- Loch Lomond is the largest loch in Scotland, the largest body of fresh water in Britain and probably the most famous after Loch Ness. The southern end of the loch is quite flat, but the scenery soon becomes more mountainous and distinctly wild by the time you reach the north end.
- The Trossachs, Loch Katrine and Loch Array are in the north-east
- Argyll Forest
- The Breadalbane
There is one national park visitor centre:
- National Park Visitor Centre Balmaha, Balmaha, G63 OJQ (in the pretty village of Balmaha, East Loch Lomond), ☎ . A stop-off point for walkers on the West Highland Way, local produce and top-up supplies.
Towns and villages
The following communities are within the National Park boundaries:
- Balloch — located at the southern end of Loch Lomond, it is the main town on the loch, and can get busy. The Loch Lomond Shores TIC/visitors centre can help you plan your stay and provide you with close-area maps. Has a railway station.
- Luss — a town without any attractions other than its beautiful appearance and cottages, which are still worth a visit.
- Rowardennan — this village makes a great base to explore Ben Lomond.
- Drymen — good base for the Conic Hill, also a nice pub (claimed to be the oldest in Scotland) and Buchanan castle.
- Tarbet — a large village near the centre of the west shore with railway station
- Inchcailloch — the largest island in the loch
The Loch Lomond and the Trossachs National Park was the first national park established in Scotland. It became fully operational on 19 July 2002 and was officially opened by Princess Anne on 24 July 2002.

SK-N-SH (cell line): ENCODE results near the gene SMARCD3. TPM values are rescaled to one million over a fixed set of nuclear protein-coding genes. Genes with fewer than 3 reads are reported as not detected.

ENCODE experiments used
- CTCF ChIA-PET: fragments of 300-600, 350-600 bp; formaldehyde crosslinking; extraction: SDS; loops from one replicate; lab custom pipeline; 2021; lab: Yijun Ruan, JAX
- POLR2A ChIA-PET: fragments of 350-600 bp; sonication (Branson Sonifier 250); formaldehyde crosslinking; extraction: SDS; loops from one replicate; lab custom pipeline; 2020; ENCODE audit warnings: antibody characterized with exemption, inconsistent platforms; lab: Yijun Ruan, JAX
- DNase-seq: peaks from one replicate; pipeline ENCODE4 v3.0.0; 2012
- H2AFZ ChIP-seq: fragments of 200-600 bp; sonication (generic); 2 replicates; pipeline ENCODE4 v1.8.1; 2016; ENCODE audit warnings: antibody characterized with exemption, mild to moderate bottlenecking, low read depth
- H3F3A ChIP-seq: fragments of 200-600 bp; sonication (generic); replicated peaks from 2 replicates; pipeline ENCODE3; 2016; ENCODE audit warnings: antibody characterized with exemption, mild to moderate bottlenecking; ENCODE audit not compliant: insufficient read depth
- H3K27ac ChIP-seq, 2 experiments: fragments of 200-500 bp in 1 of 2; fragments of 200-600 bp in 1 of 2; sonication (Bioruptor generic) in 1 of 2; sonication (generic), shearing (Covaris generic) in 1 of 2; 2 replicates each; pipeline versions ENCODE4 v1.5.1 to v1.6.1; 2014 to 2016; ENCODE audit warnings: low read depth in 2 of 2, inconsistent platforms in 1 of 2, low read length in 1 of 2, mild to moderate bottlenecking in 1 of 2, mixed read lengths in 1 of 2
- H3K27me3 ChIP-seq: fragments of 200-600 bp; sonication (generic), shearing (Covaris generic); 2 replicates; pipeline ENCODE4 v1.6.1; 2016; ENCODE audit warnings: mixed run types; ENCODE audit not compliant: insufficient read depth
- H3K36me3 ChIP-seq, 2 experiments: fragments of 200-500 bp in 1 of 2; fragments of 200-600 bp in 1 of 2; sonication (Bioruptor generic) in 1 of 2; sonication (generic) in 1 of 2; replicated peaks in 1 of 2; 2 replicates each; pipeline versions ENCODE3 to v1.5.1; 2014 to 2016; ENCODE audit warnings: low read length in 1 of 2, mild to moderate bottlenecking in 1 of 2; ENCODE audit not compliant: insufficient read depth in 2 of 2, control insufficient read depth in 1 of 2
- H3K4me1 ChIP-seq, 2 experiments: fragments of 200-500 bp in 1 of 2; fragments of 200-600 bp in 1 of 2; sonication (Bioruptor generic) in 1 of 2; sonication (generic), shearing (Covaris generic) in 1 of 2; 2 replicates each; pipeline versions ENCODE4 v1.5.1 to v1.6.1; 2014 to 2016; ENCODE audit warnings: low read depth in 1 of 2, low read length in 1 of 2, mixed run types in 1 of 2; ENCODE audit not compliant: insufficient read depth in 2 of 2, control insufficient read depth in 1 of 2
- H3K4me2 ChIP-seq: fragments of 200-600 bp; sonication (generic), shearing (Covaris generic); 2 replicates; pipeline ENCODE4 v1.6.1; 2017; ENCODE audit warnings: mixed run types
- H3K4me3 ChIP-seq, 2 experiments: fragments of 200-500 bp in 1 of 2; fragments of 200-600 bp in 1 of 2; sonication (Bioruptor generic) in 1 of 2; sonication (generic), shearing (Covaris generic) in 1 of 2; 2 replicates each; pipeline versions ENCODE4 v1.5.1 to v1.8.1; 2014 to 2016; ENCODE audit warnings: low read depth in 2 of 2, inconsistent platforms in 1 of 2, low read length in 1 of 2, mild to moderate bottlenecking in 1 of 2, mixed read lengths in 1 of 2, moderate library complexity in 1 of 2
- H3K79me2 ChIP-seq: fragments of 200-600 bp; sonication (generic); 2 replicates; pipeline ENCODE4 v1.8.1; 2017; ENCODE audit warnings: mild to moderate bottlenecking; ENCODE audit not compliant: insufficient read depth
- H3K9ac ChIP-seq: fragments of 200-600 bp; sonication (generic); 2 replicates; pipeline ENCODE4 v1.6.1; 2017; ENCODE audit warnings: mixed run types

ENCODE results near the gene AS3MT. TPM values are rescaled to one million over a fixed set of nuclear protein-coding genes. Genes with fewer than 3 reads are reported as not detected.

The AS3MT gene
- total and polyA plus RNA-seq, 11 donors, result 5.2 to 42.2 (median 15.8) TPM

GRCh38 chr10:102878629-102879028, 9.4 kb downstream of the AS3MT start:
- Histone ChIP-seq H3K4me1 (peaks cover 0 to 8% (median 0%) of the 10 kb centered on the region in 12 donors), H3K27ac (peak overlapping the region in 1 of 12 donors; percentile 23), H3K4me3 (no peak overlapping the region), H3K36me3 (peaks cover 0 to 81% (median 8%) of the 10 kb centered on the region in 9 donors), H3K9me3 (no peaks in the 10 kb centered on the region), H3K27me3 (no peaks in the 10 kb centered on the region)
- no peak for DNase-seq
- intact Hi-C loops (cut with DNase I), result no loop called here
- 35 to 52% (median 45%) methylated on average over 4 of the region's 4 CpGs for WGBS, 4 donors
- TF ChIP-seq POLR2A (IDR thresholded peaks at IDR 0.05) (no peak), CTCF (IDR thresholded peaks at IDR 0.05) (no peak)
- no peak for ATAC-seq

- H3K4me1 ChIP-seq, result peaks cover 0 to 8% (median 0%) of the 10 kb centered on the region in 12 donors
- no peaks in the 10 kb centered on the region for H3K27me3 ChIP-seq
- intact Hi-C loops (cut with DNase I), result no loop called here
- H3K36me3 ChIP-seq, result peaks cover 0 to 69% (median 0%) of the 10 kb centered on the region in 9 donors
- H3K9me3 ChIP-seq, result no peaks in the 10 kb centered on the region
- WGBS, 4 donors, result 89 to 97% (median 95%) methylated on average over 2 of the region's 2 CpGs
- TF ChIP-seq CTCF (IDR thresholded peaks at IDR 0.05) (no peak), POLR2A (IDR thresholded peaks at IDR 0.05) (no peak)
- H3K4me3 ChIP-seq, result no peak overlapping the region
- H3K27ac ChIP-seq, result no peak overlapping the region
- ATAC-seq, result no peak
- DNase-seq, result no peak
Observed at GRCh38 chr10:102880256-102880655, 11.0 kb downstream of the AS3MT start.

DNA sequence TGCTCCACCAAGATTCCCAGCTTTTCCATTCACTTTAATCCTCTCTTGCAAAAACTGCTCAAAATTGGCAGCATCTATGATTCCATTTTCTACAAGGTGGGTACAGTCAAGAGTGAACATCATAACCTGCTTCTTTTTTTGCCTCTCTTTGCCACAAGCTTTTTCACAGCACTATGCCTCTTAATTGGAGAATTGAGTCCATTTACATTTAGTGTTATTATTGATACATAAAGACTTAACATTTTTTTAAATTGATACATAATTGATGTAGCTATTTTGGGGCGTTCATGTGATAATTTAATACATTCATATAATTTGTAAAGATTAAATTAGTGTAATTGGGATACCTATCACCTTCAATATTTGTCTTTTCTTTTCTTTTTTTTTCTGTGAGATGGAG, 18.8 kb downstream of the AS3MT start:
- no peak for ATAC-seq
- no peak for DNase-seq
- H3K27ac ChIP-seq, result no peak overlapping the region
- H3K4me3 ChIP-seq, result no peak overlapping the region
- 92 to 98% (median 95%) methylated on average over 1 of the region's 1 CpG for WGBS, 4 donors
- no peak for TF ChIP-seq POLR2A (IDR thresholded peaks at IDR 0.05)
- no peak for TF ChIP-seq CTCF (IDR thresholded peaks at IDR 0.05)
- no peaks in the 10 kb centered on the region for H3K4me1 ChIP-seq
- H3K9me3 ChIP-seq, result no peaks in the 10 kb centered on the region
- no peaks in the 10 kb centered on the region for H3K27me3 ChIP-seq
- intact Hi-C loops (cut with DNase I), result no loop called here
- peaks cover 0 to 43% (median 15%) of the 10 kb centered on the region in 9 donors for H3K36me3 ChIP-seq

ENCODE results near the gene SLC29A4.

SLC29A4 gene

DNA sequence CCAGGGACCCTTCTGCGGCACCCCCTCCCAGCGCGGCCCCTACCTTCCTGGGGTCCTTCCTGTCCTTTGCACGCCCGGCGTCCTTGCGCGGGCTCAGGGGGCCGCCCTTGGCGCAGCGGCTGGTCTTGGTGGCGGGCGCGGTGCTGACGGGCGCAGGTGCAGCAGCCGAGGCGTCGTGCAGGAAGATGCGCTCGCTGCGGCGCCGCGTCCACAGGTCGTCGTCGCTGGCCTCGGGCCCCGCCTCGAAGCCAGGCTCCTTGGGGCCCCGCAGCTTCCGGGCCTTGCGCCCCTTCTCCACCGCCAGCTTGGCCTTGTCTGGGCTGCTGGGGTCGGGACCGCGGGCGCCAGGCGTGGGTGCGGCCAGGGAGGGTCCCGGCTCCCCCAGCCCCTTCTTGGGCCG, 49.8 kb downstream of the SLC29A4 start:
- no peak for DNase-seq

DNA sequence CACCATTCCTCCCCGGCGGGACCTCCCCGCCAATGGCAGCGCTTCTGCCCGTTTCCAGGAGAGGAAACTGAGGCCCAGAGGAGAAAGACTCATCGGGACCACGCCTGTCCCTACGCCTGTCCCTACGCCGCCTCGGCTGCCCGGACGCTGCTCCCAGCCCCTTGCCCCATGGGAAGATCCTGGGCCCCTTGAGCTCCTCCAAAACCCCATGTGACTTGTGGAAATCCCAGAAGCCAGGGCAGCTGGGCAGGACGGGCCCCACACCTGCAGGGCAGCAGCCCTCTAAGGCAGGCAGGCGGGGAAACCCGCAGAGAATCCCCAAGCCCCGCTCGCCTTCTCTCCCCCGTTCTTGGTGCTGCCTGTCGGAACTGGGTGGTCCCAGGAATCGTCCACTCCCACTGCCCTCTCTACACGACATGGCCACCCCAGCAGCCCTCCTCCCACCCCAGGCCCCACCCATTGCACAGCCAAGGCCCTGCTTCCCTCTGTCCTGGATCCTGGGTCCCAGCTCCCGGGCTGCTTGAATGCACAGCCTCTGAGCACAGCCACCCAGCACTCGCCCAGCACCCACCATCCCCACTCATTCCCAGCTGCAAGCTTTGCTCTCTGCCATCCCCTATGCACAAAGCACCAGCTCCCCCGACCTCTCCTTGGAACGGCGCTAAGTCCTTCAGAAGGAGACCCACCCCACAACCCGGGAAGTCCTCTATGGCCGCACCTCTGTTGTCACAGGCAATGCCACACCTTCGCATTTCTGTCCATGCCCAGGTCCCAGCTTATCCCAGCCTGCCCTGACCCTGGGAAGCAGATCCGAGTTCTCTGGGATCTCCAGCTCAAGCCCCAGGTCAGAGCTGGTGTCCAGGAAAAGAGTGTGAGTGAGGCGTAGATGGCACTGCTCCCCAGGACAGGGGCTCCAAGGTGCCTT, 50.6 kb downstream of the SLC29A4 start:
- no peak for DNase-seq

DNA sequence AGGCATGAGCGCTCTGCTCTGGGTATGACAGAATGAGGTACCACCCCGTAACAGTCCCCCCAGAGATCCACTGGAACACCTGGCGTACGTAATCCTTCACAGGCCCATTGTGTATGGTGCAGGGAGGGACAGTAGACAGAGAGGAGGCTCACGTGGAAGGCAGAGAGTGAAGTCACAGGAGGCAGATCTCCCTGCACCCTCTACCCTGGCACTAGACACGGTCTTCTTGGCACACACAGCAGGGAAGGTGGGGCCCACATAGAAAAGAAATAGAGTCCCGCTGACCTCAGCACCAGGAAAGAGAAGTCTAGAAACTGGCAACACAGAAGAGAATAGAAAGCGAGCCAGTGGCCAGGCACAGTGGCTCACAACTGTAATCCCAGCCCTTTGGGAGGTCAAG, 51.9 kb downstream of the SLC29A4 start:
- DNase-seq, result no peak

The National Park encompasses around 720 sq miles (1,865 km2) of land including the Loch Lomond area and The Trossachs region.
Flora and fauna
ScotRail local trains run frequently from Glasgow's Queen Street Station low level to Balloch which is at the end of the line, taking about 50 minutes, with generally two trains per hour. The station in Balloch is easy to find.
Several trains run daily between Glasgow and Oban, Fort William and Mallaig which stop at Tarbet and Ardlui on the north-west shore and at Crainlarich in the northern part of the park. These leave from the upper level of Glasgow's Queen Street station.
- The A82 road up the shore of Loch Lomond is used by the Citylink buses (3 per day) from Glasgow to Fort William.
- Citylink buses from Glasgow to Campbeltown go up Loch Lomond as far as Tarbet and then pass Arrochar and Cairndow on the way to Inveraray.
The First Western bus service towards Balloch pick up passengers at the bus stop opposite McDonald's at Jamaica Street. A full day unlimited travel ticket costs about £4.
Several buses a day between Glasgow and Campbeltown, Oban or Fort William, traveling along the western shore (A82) of the Loch. These will stop at all bus stops north of Balloch, including Luss, Inverbeg, Tarbet and Ardlui.
- From Oban follow the A85, which runs parallel to the train line, and you will enter the park from its north-western boundary. On this route you also pass by Kilchurn Castle at Lake Awe.
- From Stirling follow the A84 and you will enter the park from its eastern boundary at Callander.
Fees and permits
No permit is required to enter the park or explore on foot, by bicycle or by road. Permits may be required for fishing, or some boat use.
An excellent reference tool for planning your journey is the travelinescotland website and journey planner for all bus, rail, coach, air and ferry services in Scotland. Also open 24 hours by phone on 0871 200 22 33.